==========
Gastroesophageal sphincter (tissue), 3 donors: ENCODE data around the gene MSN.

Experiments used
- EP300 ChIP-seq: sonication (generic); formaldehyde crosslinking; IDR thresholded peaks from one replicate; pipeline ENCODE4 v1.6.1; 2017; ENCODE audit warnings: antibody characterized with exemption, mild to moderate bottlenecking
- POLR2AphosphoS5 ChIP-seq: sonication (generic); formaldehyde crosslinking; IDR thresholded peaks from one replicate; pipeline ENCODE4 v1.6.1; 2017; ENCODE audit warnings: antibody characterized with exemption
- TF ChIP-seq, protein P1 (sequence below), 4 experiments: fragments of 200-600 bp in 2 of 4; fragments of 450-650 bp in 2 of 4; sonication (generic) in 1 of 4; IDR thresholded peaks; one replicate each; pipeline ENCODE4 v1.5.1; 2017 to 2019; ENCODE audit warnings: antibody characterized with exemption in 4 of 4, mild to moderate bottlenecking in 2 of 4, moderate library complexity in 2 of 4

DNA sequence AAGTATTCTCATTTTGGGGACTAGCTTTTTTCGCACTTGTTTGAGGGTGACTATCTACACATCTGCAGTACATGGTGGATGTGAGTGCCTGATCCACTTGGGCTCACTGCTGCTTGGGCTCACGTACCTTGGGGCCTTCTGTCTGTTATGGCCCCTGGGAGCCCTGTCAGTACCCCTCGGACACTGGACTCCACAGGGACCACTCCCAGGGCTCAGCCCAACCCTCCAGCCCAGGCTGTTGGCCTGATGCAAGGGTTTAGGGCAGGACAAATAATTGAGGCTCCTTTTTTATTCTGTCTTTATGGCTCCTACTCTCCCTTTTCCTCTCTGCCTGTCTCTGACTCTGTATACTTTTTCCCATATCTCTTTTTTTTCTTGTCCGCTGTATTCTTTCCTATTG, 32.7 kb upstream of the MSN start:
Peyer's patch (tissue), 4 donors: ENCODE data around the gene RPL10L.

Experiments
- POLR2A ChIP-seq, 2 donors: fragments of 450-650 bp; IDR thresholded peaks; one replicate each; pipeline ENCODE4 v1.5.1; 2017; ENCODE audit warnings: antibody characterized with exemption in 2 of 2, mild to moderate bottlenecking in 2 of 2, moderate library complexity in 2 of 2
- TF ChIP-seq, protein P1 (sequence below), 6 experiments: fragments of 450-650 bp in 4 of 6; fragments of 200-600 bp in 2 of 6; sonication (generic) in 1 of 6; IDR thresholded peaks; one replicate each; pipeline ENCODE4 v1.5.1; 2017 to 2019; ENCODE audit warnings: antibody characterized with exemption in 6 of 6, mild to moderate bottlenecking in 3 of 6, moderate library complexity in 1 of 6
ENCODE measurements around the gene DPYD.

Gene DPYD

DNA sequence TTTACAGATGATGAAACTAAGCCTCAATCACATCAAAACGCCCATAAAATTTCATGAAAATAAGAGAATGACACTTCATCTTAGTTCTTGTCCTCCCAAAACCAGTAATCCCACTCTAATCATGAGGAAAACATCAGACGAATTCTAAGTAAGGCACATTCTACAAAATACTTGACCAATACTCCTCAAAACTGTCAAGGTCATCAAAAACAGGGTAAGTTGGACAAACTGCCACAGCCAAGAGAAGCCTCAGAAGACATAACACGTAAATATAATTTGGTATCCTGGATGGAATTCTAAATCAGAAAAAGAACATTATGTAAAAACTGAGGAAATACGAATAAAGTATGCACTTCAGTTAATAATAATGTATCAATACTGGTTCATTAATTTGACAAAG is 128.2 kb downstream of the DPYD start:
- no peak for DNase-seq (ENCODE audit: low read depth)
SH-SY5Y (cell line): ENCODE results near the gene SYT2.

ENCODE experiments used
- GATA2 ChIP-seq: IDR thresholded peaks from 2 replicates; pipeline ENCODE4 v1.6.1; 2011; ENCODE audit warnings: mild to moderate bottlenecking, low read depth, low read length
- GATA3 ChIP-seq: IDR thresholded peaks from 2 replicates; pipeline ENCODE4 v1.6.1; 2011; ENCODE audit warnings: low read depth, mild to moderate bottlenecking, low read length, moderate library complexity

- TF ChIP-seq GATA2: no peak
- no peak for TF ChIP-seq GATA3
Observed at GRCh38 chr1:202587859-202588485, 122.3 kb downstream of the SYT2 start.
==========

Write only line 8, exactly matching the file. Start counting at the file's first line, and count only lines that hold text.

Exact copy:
Experiments